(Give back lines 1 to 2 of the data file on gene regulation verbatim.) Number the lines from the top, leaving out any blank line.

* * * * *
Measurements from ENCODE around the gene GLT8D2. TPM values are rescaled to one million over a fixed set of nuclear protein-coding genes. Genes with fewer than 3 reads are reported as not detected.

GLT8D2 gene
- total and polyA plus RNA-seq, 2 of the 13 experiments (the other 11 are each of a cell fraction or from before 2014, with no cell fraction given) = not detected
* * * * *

Measurements from ENCODE around the gene GLT8D2. TPM values are rescaled to one million over a fixed set of nuclear protein-coding genes. Genes with fewer than 3 reads are reported as not detected.

GLT8D2 gene